Rani developing technology for oral delivery of injectable biologics

By Leonard Zehr

Talat Imran
Talat Imran, CEO

Rani Therapeutics (NASDAQ:RANI) is developing a disruptive technology to solve the problem of converting biologic injectable drugs, including antibodies, peptides and proteins, into oral therapies with its RaniPill that bypasses destruction in the stomach to deliver its payload to the vascular intestinal wall in the GI tract.

“This is not a new idea, although previous attempts were based on chemistry and about 99% of the drug was destroyed before it achieved any meaningful absorption,” Talat Imran, CEO of Rani, says in an interview with BioTuesdays.

“We have taken a different approach, using technology with the RaniPill, instead of chemistry and we are getting bioavailability and absorption rates that rival subcutaneous injection of biologics,” he adds.

Mr. Imran, a former venture capitalist and former VP of corporate strategy for Rani, says patients prefer pills over injections. 

According to a Frost & Sullivan research report commissioned by Rani, 88% of rheumatoid arthritis patients would prefer a daily pill to a bi-weekly injection of Humira and 38% of diabetes patients miss four or more injections per week.

Other studies have found similar concerns. For example, the most commonly reported barrier to maintaining an injectable medication is injection concerns, such as aversion to needles, pain, or needle size. “We see the potential to take meaningful market share, moving patients to the convenience of a pill,” he adds.

Rani, which went public in August 2021 has a strong IP portfolio for its technology, with more than 270 patents filed and more than 160 patents issued or allowed as of March 2021.

The company has five core early programs with its RaniPill capsule, which is similar in size to a fish oil or calcium pill, and two diabetes programs that are targeted for partnerships.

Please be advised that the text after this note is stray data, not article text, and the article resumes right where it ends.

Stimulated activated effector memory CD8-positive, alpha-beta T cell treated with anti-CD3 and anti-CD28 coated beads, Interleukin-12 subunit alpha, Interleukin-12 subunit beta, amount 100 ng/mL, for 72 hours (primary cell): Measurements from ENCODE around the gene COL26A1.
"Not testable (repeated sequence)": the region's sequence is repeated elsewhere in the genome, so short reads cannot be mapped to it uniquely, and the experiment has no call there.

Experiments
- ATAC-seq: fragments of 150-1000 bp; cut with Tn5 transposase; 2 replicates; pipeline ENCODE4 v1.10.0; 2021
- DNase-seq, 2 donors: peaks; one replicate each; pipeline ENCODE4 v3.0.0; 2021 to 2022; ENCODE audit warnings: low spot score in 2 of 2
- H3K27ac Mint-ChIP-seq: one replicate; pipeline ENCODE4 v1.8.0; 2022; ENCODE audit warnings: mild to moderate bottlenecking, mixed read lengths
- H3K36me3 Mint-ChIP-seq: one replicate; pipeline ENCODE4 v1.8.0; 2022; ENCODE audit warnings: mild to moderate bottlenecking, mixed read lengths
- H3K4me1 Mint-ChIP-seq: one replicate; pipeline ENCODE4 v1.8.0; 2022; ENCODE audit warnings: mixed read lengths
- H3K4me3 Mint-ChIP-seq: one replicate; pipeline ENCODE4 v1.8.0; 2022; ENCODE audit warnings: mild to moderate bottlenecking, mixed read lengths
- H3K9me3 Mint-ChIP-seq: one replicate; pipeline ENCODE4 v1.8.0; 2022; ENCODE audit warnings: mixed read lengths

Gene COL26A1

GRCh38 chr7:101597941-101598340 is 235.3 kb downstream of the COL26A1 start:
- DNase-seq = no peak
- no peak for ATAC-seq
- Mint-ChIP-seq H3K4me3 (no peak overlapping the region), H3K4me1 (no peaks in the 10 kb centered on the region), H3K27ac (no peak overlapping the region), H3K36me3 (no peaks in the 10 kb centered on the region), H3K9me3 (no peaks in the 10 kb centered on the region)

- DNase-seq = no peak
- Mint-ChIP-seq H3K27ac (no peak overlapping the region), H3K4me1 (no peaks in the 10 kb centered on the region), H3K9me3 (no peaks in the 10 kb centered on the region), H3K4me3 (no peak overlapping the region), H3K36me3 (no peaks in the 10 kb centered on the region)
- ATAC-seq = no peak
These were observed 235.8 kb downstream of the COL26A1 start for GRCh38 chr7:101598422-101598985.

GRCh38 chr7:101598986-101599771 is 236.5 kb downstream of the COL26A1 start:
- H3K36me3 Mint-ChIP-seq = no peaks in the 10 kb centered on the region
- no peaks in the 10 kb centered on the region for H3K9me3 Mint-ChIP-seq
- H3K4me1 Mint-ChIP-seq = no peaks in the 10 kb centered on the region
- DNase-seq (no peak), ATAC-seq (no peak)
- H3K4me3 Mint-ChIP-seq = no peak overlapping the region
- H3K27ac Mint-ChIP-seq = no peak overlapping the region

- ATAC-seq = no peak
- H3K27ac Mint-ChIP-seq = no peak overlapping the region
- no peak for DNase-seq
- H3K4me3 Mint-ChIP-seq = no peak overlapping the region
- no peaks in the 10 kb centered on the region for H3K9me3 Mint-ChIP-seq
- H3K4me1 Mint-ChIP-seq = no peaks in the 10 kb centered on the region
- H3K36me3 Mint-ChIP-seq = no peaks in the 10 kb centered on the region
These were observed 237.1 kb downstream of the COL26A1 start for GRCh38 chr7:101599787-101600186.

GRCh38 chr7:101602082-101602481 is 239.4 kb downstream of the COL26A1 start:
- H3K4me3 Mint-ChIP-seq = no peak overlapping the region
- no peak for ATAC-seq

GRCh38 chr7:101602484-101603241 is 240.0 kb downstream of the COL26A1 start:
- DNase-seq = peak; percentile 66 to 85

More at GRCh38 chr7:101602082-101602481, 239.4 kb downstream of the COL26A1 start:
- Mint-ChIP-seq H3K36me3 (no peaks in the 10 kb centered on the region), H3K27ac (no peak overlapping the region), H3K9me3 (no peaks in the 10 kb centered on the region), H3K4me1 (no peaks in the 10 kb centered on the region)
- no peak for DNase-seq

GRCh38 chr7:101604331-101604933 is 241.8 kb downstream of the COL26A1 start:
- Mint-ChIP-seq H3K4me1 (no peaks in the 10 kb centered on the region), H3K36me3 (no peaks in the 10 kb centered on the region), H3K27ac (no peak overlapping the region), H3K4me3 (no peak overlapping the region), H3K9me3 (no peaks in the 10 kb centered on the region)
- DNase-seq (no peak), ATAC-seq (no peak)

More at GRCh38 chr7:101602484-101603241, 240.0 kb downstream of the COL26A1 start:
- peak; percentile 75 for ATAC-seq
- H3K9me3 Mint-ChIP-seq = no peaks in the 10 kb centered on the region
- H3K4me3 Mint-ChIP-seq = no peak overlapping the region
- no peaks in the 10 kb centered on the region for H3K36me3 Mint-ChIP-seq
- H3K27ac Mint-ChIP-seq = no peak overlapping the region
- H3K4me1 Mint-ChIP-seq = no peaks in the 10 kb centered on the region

The core programs include:

  • Octreotide for acromegaly or neuroendocrine tumors in the GI tract. Acromegaly is a hormonal disorder that develops when the pituitary gland produces too much growth hormone during adulthood.
  • TNF-alpha inhibitors for psoriatic arthritis.
  • Parathyroid hormone for osteoporosis. 
  • Human growth hormone for its deficiency. 
  • And parathyroid hormone for hypothyroidism, a condition where the body produces abnormally low levels of the hormone, which regulates and maintains a balance of calcium and phosphorus.

Biologics are among the top-selling therapeutics on the market, making up eight of the top 10 selling drugs. All biologics are injected using either subcutaneous, intramuscular or intravenous routes.

The global biologics market reached sales of $250-billion in 2020, of which the total addressable market for Rani’s pipeline is $56-billion plus initial market opportunities targeting multiple markets across multiple diseases. 

Mr. Imran explains that RaniPill is protected by a polymer coating that prevents disintegration by highly acidic gastric acid in the stomach. After passing through the stomach and arriving in the small intestine, the coating and capsule begin to break down in response to the more alkaline intestinal fluid. The capsule fully dissolves by the time it reaches the second segment of the small intestine.